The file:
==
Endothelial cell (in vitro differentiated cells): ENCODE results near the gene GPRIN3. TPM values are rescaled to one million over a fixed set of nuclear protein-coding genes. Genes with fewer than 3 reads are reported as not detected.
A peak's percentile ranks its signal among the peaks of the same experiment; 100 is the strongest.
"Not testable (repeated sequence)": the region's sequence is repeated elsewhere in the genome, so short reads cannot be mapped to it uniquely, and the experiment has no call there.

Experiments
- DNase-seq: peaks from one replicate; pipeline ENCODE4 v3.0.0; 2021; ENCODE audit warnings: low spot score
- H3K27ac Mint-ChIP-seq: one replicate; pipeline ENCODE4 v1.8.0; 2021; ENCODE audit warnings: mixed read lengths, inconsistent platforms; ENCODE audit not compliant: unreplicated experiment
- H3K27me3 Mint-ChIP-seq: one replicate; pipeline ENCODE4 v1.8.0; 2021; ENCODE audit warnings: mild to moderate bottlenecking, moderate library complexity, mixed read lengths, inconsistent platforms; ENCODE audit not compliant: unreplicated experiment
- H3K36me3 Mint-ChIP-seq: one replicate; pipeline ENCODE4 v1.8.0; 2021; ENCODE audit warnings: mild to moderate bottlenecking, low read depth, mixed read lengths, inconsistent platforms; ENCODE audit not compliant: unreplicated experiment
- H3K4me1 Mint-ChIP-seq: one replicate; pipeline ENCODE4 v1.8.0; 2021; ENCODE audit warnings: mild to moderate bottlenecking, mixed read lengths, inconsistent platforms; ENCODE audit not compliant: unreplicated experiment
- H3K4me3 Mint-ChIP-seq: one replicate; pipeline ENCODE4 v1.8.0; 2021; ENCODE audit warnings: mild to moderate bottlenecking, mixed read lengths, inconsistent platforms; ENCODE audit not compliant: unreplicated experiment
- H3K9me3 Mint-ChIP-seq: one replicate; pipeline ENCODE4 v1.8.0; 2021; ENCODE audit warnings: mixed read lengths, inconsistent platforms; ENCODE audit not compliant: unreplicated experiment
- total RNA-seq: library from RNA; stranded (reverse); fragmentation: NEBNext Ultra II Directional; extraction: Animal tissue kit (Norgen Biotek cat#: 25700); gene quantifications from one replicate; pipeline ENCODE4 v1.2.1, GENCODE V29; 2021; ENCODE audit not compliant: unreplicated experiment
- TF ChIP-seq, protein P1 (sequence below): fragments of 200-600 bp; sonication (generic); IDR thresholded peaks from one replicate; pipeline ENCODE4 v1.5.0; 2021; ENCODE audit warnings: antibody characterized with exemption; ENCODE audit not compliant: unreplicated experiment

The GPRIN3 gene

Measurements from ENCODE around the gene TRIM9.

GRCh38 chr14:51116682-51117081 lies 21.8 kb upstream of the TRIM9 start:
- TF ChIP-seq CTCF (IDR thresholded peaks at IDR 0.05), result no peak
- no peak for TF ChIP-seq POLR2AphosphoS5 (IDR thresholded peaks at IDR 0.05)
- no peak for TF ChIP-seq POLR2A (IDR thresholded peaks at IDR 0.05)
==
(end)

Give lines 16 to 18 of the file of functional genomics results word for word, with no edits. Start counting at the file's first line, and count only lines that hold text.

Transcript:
GRCh38 chr14:51116682-51117081 lies 21.8 kb upstream of the TRIM9 start:
- TF ChIP-seq CTCF (IDR thresholded peaks at IDR 0.05), result no peak
- no peak for TF ChIP-seq POLR2AphosphoS5 (IDR thresholded peaks at IDR 0.05)